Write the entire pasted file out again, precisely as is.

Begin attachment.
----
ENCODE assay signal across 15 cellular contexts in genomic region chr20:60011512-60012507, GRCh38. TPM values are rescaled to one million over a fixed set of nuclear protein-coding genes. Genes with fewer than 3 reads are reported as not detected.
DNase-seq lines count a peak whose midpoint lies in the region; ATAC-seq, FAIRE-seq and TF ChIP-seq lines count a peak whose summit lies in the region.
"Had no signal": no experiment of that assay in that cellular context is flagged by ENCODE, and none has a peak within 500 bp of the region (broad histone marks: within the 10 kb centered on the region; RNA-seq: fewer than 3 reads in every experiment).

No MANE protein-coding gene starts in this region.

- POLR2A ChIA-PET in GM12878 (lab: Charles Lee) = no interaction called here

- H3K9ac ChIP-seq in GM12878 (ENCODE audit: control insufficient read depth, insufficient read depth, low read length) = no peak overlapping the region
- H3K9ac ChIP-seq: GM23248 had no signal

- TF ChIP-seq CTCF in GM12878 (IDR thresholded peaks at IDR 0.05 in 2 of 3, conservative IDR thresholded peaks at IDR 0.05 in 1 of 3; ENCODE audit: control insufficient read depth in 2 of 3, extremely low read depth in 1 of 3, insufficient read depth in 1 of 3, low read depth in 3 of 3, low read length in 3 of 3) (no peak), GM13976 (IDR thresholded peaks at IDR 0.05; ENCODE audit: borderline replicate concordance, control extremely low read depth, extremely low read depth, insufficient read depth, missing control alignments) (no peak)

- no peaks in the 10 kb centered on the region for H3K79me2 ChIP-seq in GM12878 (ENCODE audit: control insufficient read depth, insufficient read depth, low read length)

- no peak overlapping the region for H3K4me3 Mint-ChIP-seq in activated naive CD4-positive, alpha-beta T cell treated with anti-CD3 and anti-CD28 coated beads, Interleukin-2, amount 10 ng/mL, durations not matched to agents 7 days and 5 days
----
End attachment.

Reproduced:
ENCODE assay signal across 15 cellular contexts in genomic region chr20:60011512-60012507, GRCh38. TPM values are rescaled to one million over a fixed set of nuclear protein-coding genes. Genes with fewer than 3 reads are reported as not detected.
DNase-seq lines count a peak whose midpoint lies in the region; ATAC-seq, FAIRE-seq and TF ChIP-seq lines count a peak whose summit lies in the region.
"Had no signal": no experiment of that assay in that cellular context is flagged by ENCODE, and none has a peak within 500 bp of the region (broad histone marks: within the 10 kb centered on the region; RNA-seq: fewer than 3 reads in every experiment).

No MANE protein-coding gene starts in this region.

- POLR2A ChIA-PET in GM12878 (lab: Charles Lee) = no interaction called here

- H3K9ac ChIP-seq in GM12878 (ENCODE audit: control insufficient read depth, insufficient read depth, low read length) = no peak overlapping the region
- H3K9ac ChIP-seq: GM23248 had no signal

- TF ChIP-seq CTCF in GM12878 (IDR thresholded peaks at IDR 0.05 in 2 of 3, conservative IDR thresholded peaks at IDR 0.05 in 1 of 3; ENCODE audit: control insufficient read depth in 2 of 3, extremely low read depth in 1 of 3, insufficient read depth in 1 of 3, low read depth in 3 of 3, low read length in 3 of 3) (no peak), GM13976 (IDR thresholded peaks at IDR 0.05; ENCODE audit: borderline replicate concordance, control extremely low read depth, extremely low read depth, insufficient read depth, missing control alignments) (no peak)

- no peaks in the 10 kb centered on the region for H3K79me2 ChIP-seq in GM12878 (ENCODE audit: control insufficient read depth, insufficient read depth, low read length)

- no peak overlapping the region for H3K4me3 Mint-ChIP-seq in activated naive CD4-positive, alpha-beta T cell treated with anti-CD3 and anti-CD28 coated beads, Interleukin-2, amount 10 ng/mL, durations not matched to agents 7 days and 5 days